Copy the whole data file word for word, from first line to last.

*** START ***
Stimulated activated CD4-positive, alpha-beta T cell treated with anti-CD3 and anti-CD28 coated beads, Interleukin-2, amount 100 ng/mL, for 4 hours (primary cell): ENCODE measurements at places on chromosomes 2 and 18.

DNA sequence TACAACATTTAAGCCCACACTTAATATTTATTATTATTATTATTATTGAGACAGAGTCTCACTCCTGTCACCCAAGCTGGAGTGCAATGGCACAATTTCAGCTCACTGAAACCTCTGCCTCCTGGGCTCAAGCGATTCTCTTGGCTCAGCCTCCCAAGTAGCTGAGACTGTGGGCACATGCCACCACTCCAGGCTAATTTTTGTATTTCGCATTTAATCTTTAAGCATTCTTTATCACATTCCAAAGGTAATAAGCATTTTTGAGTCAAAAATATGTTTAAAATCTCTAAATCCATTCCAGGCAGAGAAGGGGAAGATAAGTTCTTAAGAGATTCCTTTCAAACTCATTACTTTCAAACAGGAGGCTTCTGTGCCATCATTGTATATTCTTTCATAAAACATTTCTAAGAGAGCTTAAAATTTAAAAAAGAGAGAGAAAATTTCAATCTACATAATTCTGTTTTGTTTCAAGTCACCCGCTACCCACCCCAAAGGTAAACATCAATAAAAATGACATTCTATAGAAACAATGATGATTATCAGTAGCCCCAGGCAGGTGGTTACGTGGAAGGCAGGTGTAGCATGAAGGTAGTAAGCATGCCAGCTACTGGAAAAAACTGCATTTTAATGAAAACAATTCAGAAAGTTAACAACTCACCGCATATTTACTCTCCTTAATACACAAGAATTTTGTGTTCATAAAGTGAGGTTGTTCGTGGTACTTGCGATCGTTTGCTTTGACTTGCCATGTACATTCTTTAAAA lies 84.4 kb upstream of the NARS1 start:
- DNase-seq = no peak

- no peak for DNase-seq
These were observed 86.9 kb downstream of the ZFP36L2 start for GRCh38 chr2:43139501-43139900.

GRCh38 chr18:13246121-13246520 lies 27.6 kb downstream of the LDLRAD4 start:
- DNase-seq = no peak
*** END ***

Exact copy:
Stimulated activated CD4-positive, alpha-beta T cell treated with anti-CD3 and anti-CD28 coated beads, Interleukin-2, amount 100 ng/mL, for 4 hours (primary cell): ENCODE measurements at places on chromosomes 2 and 18.

DNA sequence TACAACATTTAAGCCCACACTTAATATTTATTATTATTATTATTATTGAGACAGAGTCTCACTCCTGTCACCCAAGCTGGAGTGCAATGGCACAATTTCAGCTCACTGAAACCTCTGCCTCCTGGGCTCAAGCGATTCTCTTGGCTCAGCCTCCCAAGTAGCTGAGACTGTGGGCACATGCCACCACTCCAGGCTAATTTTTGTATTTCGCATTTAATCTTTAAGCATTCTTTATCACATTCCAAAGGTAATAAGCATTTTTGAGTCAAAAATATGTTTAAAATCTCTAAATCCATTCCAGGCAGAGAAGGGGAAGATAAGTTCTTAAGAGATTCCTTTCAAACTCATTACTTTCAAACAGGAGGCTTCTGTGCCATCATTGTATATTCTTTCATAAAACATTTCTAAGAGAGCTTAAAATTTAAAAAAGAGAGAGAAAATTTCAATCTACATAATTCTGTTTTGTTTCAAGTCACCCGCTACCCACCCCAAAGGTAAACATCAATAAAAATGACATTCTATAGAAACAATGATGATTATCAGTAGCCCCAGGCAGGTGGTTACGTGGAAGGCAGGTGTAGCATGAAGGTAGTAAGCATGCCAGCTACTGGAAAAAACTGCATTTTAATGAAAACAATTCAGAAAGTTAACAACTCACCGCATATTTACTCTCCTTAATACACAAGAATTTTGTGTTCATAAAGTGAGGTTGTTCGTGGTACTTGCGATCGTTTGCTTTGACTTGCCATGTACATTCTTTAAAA lies 84.4 kb upstream of the NARS1 start:
- DNase-seq = no peak

- no peak for DNase-seq
These were observed 86.9 kb downstream of the ZFP36L2 start for GRCh38 chr2:43139501-43139900.

GRCh38 chr18:13246121-13246520 lies 27.6 kb downstream of the LDLRAD4 start:
- DNase-seq = no peak